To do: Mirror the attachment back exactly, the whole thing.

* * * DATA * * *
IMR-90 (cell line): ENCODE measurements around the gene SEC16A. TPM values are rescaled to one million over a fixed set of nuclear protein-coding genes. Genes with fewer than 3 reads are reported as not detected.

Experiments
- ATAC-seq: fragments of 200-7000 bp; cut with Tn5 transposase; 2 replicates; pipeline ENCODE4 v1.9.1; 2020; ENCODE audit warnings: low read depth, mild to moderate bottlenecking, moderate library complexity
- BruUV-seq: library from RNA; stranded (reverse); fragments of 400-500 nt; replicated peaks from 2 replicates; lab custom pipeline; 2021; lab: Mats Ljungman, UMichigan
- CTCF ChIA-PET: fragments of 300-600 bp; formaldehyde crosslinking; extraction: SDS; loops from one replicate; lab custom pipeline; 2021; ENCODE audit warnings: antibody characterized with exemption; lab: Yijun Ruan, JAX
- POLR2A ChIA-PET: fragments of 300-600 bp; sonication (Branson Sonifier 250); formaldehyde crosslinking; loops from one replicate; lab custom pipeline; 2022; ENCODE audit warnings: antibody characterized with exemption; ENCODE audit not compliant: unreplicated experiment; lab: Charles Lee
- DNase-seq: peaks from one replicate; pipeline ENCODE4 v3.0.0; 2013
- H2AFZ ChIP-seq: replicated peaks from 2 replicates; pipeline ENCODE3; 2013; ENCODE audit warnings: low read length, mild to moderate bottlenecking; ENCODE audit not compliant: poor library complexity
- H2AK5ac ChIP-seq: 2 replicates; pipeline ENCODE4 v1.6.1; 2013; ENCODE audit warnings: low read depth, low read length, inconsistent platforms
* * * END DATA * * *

IMR-90 (cell line): ENCODE measurements around the gene SEC16A. TPM values are rescaled to one million over a fixed set of nuclear protein-coding genes. Genes with fewer than 3 reads are reported as not detected.

Experiments
- ATAC-seq: fragments of 200-7000 bp; cut with Tn5 transposase; 2 replicates; pipeline ENCODE4 v1.9.1; 2020; ENCODE audit warnings: low read depth, mild to moderate bottlenecking, moderate library complexity
- BruUV-seq: library from RNA; stranded (reverse); fragments of 400-500 nt; replicated peaks from 2 replicates; lab custom pipeline; 2021; lab: Mats Ljungman, UMichigan
- CTCF ChIA-PET: fragments of 300-600 bp; formaldehyde crosslinking; extraction: SDS; loops from one replicate; lab custom pipeline; 2021; ENCODE audit warnings: antibody characterized with exemption; lab: Yijun Ruan, JAX
- POLR2A ChIA-PET: fragments of 300-600 bp; sonication (Branson Sonifier 250); formaldehyde crosslinking; loops from one replicate; lab custom pipeline; 2022; ENCODE audit warnings: antibody characterized with exemption; ENCODE audit not compliant: unreplicated experiment; lab: Charles Lee
- DNase-seq: peaks from one replicate; pipeline ENCODE4 v3.0.0; 2013
- H2AFZ ChIP-seq: replicated peaks from 2 replicates; pipeline ENCODE3; 2013; ENCODE audit warnings: low read length, mild to moderate bottlenecking; ENCODE audit not compliant: poor library complexity
- H2AK5ac ChIP-seq: 2 replicates; pipeline ENCODE4 v1.6.1; 2013; ENCODE audit warnings: low read depth, low read length, inconsistent platforms